In a lot of ways, a supply chain is almost like a living, breathing entity - something that negatively affects one area of the chain will absolutely create a ripple effect in other areas. This is a lesson that many businesses across the United States have recently learned (or reaffirmed) the hard way, after being slammed by not one but three major hurricanes.
Think about it from a macro perspective: an event like Hurricane Harvey didn't just mean temporary business closures. For supply chains in particular, it means suppliers scrambling to find viable last minute routes. It means businesses trying to find new suppliers. It means delays and losses that some organizations are never going to recover from.
Because of this, more businesses than ever are taking a cold, hard look at their current contingency plans in recent weeks. Based on what organizations around the country have learned from the recent hurricanes in particular, there are a few key elements that you need to add to your existing risk management plans to reinforce and solidify operations.
1. Plan For The Short and Long Term
One of the most important adjustments that must be made to your supply chain risk management plan involves opportunities to not only look at the short-term effects of certain disasters, but the long-term ramifications as well.
Take hurricanes, for example, and one of the most obvious short-term effects that they cause: road closures. While this does present a challenge today, that risk isn't eliminated as soon as the storm itself is over - far from it. According to research conducted by Resilinc, if the roads leading up to particular sites begin to flood in the early hours of an impending storm, this usually results in one to four weeks on average of long-term disruption. If the site itself floods, that number jumps from three to six months on average.
Thinking about the immediate effect of a disaster in terms of risk management will always be important - but never forget that the story playing out doesn't stop just because the rain does the same. Only by taking both a macro and a micro look at every possibility will you put yourself and your organization in the most agile position possible to accurately respond.
2. Collaborate, Collaborate, Collaborate
Another ways to update your supply chain risk management contingency plan involves eliminating one of the biggest mistakes that most organizations make in the first place: creating your response plan in a vacuum.
This is an especially important lesson in the wake of Hurricane Harvey, which impacted such a massive area at one time that virtually nobody was left unaffected. Don't forget that your supply chain doesn't exist simply within the context of your own business - you have a symbiotic relationship with everyone else up and down the line.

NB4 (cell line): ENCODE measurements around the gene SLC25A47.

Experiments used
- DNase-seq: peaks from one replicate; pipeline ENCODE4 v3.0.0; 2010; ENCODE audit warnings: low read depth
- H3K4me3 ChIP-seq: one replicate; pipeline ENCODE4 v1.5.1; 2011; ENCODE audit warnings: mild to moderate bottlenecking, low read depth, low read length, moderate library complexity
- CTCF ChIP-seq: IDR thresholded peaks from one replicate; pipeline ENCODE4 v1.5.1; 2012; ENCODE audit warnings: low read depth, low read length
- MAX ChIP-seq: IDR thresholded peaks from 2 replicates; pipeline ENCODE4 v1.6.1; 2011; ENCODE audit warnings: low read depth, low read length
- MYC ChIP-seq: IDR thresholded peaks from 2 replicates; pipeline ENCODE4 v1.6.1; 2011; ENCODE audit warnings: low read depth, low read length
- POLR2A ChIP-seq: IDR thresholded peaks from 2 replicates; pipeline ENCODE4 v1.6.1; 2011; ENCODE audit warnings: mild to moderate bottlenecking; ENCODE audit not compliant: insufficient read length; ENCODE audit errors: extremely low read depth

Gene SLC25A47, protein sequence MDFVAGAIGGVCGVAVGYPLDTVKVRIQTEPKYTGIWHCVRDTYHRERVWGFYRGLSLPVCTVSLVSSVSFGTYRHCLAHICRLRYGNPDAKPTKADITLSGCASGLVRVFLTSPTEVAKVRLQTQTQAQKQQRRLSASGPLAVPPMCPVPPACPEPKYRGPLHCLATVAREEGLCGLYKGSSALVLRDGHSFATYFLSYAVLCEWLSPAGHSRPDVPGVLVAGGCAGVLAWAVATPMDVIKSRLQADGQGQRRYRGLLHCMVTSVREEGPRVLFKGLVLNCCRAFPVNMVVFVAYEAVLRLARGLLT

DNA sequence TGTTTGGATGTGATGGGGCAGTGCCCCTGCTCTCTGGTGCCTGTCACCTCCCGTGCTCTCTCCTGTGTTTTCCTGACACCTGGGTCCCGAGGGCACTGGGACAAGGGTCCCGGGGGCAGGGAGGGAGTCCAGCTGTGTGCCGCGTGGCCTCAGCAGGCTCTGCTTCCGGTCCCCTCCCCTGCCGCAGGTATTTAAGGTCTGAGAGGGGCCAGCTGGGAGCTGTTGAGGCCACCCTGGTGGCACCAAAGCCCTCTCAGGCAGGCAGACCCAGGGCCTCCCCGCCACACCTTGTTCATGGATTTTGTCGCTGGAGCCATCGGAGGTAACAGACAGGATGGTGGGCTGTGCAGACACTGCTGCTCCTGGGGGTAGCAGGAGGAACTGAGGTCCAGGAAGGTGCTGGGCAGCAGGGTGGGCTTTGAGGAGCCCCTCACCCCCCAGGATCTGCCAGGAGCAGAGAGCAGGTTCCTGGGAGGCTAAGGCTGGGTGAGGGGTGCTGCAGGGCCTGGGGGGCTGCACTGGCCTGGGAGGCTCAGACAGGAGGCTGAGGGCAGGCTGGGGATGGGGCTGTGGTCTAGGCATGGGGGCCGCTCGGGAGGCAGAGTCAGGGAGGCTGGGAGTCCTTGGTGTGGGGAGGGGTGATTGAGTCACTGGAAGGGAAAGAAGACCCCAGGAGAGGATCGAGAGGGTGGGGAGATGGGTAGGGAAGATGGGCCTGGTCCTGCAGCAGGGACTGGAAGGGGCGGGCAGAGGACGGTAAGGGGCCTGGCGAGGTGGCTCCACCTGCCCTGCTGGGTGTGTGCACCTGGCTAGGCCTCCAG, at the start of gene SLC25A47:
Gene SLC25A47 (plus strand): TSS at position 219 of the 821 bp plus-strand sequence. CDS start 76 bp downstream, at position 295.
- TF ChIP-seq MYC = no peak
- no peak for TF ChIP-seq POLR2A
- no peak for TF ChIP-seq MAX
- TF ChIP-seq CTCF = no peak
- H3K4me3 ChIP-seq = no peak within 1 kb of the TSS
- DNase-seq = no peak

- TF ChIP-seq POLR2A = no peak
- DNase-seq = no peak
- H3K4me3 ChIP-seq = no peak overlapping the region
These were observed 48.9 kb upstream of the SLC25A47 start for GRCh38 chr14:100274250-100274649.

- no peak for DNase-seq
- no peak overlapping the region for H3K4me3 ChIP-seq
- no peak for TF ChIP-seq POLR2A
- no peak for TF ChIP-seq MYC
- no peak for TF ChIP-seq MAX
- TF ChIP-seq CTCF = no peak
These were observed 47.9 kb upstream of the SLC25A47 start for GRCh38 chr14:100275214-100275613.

Because of this, your response plan cannot be developed in isolation and you should be contacting other supply chain stakeholders to create a much more holistic response to these types of situation. When a single business attempts to prepare a risk management plan on their own without contacting anyone else, there are far too many variables at play. Each firm's risk tolerance will vary wildly from the next. Without this information, how can you ever hope to develop the complete plan you need.
The answer is simple: you can't.
3. Prepare Questions and Sources
But perhaps the most important consideration to make in terms of supply chain risk management is a factor that can either be your best friend or your worst enemy depending on the situation: time. Part of your success in terms of overcoming disruption will rest in the valuable data that you have access to in the moment. In order to get to that data and those insights as quickly as possible, you need to know precisely the right questions to answer when assessing any given situation.
Create a shortlist of questions that will cut right to the heart of the matter as fast as possible. What are your supply chain's upstream and downstream dependencies? What single sourced components are you dealing with that are now in question? What effect does that have on the rest of the chain? Have alternate sources or alternate transportation routes been identified? Why or why not? It’s also a good idea to start developing relationships with the sources that can provide this information way before a disaster occurs.
Especially when dealing with a sudden catastrophic event like a hurricane, time really matters. Actual success comes down to your ability to make the right decisions at exactly the right time and the only way you're going to do that is if you have the right information as quickly as possible.
In The End
The lesson from all of this is clear: now is the time to both update and rework your supply chain risk management plan in an effort to get ready for the next disaster. Nobody is saying that you can "risk management" your way out of a hurricane - but by considering what such an event will be like and the problems that you will suddenly face in its wake, you'll put yourself and your organization in the best possible position to recover from such an event as quickly as possible.